I hate saying this, but the studios can’t really be blamed since they are simply responding to a chaotic marketplace. These days, young men and teenage boys are pretty much the only people left who can be dependably lured out of their homes. Young men are not a complicated bunch. Give them a few explosions and some big boobs and your film is a hit. A couple of years ago I was in a theater and right before the previews began, we were treated to an ad for some of kind of moisturizing soap. In the spot, we saw all these people; each of them “beautiful” in their own way. “Beauty,” by the way, meant looking great while wearing nothing but a bath towel. The last image was of a woman in her late 50’s blessed with a gorgeous face and a killer body. She was amazing looking. Her beauty brought a smile to my face until the kid behind me (who was maybe 19 years old) groaned… “Oh man…Gross,” as if some rotting cadaver had just appeared on screen. Youth is cruel.
The truth is, when it comes to entertainment, neither the young nor the old particularly like it when things get too real. Audiences depend on Hollywood to give them a version of events that’s as fabulous as it is ridiculous. I ask you…How many people do you know who look like Brad Pitt? How many people come home to Angelina Jolie or Halle Barry? Hollywood is not about the lives we are living. It’s about the lives we wish we were living. Lives where people live in huge apartments, wear beautiful clothes and have mattress-slamming sex seven nights a week. In the movies, we fight bullies and corruption, say witty things in the face of death and have gun fights in crowded train stations (without ever killing a single innocent person). We are forever brave. Forever smart. Forever young.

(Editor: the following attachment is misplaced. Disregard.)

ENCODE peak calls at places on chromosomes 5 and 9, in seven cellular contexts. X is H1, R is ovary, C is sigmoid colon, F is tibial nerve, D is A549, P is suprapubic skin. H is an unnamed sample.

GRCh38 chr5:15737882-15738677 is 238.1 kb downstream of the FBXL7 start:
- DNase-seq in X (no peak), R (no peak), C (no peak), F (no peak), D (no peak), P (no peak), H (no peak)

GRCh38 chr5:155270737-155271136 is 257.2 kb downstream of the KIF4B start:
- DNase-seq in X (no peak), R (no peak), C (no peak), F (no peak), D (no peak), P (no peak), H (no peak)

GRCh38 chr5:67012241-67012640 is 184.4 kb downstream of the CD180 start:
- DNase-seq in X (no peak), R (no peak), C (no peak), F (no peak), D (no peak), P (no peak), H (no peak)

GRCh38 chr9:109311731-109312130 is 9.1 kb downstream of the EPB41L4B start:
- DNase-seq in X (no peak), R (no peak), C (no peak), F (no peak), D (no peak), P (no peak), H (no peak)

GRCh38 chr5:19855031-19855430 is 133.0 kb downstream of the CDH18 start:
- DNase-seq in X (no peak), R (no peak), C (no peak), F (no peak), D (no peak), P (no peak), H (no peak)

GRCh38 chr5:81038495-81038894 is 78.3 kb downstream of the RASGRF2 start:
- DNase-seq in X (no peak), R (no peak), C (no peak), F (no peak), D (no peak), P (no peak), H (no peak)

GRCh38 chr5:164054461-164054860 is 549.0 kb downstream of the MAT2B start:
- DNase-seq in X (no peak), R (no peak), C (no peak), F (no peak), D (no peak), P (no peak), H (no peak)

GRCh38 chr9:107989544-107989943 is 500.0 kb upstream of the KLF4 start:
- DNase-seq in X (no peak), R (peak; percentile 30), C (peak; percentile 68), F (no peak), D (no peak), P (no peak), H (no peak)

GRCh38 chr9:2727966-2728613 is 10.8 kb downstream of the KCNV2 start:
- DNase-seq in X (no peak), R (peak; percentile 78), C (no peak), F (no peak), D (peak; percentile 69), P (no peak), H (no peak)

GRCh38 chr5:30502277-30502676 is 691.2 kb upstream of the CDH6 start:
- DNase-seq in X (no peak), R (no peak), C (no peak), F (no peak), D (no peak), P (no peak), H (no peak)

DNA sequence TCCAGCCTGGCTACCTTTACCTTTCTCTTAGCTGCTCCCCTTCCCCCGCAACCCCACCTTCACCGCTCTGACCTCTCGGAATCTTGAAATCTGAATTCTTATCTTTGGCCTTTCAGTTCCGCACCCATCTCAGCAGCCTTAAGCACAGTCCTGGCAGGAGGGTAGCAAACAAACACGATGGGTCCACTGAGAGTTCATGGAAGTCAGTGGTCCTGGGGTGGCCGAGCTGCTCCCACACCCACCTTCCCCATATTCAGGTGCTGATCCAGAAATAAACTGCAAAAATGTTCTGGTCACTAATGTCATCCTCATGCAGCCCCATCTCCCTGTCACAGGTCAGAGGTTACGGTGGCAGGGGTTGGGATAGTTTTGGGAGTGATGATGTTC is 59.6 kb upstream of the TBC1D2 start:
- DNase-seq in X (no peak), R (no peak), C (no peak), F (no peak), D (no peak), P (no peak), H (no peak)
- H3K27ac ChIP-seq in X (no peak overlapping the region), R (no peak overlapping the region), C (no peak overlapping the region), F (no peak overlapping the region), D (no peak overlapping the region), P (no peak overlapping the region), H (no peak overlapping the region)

Last weekend I went to a screening of “Gran Torino” and I couldn’t help but be awed by Clint Eastwood. Here’s an actor-producer-director who passed 40 quite a long time ago and only now seems to have hit his stride. Who else puts out (on average) two movies a year? And substantive Oscar-worthy movies to boot. In “Gran Torino,” he gives a terrifically entertaining performance as a crusty, hard-ass retiree trying to redeem his sins with what little time he has left. Clint has unapologetically allowed age do what it does best – etch his remarkable face into an intricate map of human experience. I know, I know. We’re not supposed to look forward to growing older, but watching Clint, it didn’t look so bad. Maybe that’s what movie stars are really here to do. Make us not afraid of things. Including that new set of lines forming under my eyes.
Copyright 2008 Quitcher-Bitchyn Entertainment, Inc.
David Dean Bottrell is an actor (“Boston Legal”) and screenwriter (“Kingdom Come”) who writes a weekly blog about being strangely middle-class in Hollywood at www.partsandlabor.tv